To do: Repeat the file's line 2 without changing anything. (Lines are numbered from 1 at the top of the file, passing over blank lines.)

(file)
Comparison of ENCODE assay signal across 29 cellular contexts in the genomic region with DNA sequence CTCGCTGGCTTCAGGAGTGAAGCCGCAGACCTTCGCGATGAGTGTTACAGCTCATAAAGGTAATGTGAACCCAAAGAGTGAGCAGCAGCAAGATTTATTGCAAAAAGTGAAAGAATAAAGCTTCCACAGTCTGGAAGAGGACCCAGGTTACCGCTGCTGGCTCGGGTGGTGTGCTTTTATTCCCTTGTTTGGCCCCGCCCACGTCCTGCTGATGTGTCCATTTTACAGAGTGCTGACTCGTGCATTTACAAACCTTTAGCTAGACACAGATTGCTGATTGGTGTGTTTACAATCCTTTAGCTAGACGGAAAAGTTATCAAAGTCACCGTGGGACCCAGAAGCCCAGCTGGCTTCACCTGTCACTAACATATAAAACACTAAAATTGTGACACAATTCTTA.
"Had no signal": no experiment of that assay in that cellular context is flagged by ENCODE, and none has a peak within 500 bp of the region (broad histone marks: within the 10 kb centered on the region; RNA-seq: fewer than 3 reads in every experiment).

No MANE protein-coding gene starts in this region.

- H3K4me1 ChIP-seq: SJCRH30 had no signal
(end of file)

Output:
"Had no signal": no experiment of that assay in that cellular context is flagged by ENCODE, and none has a peak within 500 bp of the region (broad histone marks: within the 10 kb centered on the region; RNA-seq: fewer than 3 reads in every experiment).